The optimal method of childbirth for women with a restorative proctocolectomy has yet to be determined.
Little is known about long-term ileal pouch function after vaginal delivery, especially when childbirth occurred before restorative proctocolectomy.
Dr Polle and colleagues evaluated the effect of vaginal delivery before or after restorative proctocolectomy on long-term pouch function.
All 267 women who underwent restorative proctocolectomy between 1985 and 2004 were invited to participate.
The research team assessed functional outcome by colorectal functional outcome questionnaire.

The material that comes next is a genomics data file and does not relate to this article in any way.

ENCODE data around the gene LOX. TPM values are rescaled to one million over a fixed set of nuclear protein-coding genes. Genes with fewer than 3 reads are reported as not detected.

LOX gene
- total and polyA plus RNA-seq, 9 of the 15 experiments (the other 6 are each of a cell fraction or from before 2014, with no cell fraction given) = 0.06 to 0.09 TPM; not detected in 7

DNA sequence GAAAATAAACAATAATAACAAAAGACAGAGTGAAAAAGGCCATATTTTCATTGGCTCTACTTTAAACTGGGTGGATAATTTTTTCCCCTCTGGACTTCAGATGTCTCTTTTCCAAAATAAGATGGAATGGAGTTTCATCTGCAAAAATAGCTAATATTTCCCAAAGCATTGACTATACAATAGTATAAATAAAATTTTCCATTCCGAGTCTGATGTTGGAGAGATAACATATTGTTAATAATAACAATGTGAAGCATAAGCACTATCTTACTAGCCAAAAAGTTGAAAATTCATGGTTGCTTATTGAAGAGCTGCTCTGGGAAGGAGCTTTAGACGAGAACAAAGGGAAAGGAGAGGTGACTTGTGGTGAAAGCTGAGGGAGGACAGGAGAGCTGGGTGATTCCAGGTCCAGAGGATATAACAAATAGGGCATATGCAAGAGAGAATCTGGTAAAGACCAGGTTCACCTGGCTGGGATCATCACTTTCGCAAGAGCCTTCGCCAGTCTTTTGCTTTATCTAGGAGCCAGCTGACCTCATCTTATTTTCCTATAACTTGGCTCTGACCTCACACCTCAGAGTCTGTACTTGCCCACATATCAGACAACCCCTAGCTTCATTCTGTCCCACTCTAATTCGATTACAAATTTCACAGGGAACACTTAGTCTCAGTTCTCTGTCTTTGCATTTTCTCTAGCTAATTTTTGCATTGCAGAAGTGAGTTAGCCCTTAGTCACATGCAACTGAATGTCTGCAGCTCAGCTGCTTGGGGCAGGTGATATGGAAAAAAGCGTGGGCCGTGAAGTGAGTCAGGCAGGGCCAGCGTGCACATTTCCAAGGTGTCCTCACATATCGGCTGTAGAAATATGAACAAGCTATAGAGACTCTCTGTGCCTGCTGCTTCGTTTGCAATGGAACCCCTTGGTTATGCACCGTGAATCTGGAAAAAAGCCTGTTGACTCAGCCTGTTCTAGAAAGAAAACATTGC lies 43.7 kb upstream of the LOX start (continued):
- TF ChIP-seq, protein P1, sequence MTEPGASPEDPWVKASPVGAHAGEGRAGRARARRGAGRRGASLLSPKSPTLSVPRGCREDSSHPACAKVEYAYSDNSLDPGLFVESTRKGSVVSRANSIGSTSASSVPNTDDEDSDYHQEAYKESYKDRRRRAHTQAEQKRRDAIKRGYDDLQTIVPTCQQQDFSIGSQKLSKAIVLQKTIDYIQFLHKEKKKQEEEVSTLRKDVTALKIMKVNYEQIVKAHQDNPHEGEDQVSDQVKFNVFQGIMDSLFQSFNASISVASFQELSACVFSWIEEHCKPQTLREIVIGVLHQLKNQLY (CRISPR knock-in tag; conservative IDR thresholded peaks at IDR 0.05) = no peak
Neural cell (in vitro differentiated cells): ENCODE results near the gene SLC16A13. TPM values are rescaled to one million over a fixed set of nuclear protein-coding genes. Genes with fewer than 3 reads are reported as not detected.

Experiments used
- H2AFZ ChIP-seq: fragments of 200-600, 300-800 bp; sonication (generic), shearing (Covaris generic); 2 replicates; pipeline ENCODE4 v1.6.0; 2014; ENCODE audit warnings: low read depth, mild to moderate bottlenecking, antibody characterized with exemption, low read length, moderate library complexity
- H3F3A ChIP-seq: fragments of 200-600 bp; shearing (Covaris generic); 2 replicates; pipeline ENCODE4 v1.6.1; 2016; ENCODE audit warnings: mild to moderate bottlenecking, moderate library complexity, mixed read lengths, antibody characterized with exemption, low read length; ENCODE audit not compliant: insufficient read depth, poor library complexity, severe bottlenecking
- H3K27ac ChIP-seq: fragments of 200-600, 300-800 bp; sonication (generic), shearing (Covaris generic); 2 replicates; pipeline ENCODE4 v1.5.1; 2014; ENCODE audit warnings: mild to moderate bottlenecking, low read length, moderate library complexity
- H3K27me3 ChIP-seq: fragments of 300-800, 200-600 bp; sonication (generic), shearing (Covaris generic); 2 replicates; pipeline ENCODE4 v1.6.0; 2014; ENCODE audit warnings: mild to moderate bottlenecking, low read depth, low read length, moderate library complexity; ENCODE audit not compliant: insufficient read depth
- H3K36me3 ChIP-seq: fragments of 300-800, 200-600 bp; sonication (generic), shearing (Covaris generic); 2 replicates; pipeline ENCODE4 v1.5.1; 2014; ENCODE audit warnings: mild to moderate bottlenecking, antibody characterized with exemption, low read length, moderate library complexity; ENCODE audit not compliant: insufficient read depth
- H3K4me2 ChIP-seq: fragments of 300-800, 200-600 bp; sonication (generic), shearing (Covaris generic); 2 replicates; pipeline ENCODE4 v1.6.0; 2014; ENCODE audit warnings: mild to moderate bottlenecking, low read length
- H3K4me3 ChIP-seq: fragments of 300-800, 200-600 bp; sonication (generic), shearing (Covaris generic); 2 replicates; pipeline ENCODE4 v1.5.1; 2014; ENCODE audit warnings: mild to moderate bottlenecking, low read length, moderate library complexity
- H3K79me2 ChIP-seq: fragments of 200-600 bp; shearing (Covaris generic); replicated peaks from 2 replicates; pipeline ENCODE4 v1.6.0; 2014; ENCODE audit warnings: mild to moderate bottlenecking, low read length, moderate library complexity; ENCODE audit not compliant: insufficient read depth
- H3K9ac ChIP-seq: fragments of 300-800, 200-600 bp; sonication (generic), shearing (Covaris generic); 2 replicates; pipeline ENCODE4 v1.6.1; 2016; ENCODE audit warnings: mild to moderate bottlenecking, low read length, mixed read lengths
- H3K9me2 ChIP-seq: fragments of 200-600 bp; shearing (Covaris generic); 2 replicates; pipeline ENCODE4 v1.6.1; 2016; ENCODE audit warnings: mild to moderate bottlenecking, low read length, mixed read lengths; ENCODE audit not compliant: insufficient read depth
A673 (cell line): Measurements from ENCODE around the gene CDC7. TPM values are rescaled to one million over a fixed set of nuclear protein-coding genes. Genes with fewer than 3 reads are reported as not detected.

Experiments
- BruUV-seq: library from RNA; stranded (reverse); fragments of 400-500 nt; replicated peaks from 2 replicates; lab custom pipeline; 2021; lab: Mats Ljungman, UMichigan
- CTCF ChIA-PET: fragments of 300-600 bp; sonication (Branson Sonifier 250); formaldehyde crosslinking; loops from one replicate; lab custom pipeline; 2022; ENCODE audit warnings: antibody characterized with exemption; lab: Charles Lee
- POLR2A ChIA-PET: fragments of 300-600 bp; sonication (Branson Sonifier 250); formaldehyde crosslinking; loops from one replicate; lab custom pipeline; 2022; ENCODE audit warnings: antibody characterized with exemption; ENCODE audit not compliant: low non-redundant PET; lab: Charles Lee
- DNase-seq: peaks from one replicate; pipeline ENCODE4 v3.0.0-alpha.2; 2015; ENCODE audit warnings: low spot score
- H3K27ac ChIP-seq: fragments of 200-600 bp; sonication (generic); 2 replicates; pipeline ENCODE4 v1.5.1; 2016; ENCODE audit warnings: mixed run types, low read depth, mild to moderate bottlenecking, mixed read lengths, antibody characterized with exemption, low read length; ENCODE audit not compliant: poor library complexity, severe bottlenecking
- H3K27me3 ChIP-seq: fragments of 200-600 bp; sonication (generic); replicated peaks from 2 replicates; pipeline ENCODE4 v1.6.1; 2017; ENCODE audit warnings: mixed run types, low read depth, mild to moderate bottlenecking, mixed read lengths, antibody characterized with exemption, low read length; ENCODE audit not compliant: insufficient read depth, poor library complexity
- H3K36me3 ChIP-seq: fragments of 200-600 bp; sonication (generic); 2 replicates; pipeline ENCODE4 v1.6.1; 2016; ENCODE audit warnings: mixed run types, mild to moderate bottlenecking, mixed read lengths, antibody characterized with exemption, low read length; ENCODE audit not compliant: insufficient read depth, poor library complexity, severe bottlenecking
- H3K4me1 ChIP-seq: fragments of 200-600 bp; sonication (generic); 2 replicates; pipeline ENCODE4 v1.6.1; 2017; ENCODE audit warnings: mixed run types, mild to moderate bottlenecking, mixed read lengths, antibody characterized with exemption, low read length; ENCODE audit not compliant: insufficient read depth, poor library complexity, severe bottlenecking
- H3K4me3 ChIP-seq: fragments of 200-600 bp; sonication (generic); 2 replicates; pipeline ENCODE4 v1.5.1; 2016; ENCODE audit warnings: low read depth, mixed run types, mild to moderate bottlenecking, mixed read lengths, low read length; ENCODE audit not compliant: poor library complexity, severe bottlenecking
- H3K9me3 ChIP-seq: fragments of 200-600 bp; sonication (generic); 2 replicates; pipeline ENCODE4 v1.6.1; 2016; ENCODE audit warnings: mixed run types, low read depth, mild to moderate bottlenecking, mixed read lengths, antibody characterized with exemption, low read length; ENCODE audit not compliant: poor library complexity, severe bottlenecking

|60% had an increased risk of obstetric injury|
|British Journal of Surgery|
Patients were asked about their pregnancies and risk factors for obstetric injury.
The research team performed linear regression analysis to study potential risk factors for poor pouch function.
The researchers found that the response rate was 83%.
Median follow-up after pouch surgery was 7 years.
The team noted that 100 patients had at least 1 delivery.
The researchers observed that 60% of the patients who attempted a vaginal delivery had an increased risk of obstetric injury.
In these patients ageing and longer follow-up were significant risk factors for impaired incontinence.
Women who had restorative proctocolectomy and vaginal delivery with a high risk of obstetric injury had impaired continence with ageing and follow-up.
Dr Polle's team concludes, “Patients with restorative proctocolectomy restorative proctocolectomy should be informed about the considerable risk of vaginal delivery on long-term ileal pouch function.”